On November 7 Scott Barman asked about LD_LIBRARY_PATH and
other LD paths and linkage options affecting access to shared libraries
From: Scott Barman <scott @
To: firewalls @
Subject: Changing shared libraries and how is ld.so finding real libraries?
>Gee... this started out as a question and, after some investigation, has
>evolved into "what the heck is it doing?" Let's start with the original
> Now that the advisory is out regarding telnet and resetting
> the LD_LIBRARY_PATH environment variable I have a question:
> Is it possible for someone who has acquired unauthorized
> access to a system using an ordinary userid to upload in their
> own copy of libc.so.*, change LD_LIBRARY_PATH (or LD_RUN_PATH)
> so that /bin/login dynamically links with their hacked version
> rather than the one /usr/lib?
>I decided to do some investigating. Under Solaris 2.4 on a SPARC 1000E,
>I set up a "simulated" environment by creating some empty files that had
>the name of libraries under /tmp and tried to run the login program.
>The following is what I did:
> cd /usr/lib
> foreach i (lib*.so*)
> echo -n > /tmp/$i
> cd security <--- hmmm this was an intersting find!
> foreach i (*)
> echo -n > /tmp/$i
> setenv LD_LIBRARY_PATH /tmp
> setenv LD_RUN_PATH /tmp
>The login program seemed to work fine. It prompted me for my userid and
>password... no problems. In fact, any setuid or setgid program (ps
>and mail, for example) ran with no problems. Others, such as ls and
>examination of the output from nm and strings). But even with my stubs
>Can anyone enlighten me as to what is happening?
>scott barman DISCLAIMER: I speak to anyone who will listen,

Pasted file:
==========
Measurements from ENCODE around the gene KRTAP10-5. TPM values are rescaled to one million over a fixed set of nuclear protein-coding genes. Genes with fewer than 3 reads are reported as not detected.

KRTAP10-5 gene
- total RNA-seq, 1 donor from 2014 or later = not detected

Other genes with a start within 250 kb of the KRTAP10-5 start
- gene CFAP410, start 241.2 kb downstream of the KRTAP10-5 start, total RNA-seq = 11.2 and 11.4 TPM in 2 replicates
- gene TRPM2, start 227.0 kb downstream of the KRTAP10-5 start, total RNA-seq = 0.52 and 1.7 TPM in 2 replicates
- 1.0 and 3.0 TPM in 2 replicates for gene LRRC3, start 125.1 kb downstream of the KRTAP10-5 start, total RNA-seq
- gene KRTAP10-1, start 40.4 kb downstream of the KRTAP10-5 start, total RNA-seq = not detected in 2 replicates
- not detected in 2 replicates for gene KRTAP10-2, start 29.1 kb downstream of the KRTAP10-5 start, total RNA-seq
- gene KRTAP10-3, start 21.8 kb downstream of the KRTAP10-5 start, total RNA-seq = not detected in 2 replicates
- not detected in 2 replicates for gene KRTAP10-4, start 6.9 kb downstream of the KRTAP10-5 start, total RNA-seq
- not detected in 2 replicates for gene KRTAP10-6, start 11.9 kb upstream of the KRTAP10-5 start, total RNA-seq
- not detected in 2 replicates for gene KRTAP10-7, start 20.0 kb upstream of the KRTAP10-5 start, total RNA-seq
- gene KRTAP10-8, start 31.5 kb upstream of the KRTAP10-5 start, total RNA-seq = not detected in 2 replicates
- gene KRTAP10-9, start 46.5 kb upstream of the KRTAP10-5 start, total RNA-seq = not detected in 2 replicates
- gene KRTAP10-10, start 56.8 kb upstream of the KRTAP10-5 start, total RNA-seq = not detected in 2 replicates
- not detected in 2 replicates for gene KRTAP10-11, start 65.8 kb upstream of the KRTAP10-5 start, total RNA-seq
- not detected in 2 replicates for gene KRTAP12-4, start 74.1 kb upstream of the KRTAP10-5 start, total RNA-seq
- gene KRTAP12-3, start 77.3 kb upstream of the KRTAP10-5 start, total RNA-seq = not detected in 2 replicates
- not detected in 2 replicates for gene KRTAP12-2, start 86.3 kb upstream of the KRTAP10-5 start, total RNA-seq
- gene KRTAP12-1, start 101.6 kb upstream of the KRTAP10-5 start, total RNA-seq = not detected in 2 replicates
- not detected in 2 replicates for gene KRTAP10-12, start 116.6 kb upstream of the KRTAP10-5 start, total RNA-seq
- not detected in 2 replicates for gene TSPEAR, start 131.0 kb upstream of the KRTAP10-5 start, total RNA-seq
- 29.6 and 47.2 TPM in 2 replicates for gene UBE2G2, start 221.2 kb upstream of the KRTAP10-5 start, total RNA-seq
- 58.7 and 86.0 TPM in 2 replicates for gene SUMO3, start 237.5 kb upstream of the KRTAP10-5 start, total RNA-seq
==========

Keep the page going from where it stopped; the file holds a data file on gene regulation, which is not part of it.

com and I speak only for myself.
I suspect is whats going on here is that either a LD_PRELOAD_PATH
is in use OR whats possibly closer to the truth that CERTAIN programs in SUNOS
and Solaris are linked statically to assist in recovering AFTER a
disaster involving shared libraries. Usually while working around at the
different OS vendors, I found them to follow this policy.
I know SUN did at one time
and according to one of the founders of microport(business associate) this
was also done(with the originals of Microport unix), I havent verified
ANY other OS that uses shared libs for this property so I dont know if it
. I suggest you look mostly at the programs in
/usr/sbin(Standalone BINaries?? :) and run truss against them to verify WHICH
libs are REALLY being accessed, truss will tell you that.
You can also tag EVERY OS access with truss..
p.s. Round about Solaris Version 2 Solaris programs involving the network
lost the ability to ever be linked statically again because of the getxx
routines I worked several SUN customers on the issue AND
found the BUG ids, that had been filed by a then current coworker and friend
while he was working client side kerberos checkout for SUN, while I DONT
agree with the reasons(sensitive binaries should ALWAYS be linked statically
particulary when the code handles information that has been classified)
I do recall that SOME binaries had at one point before being found and fixed
some hardcoded internal paths.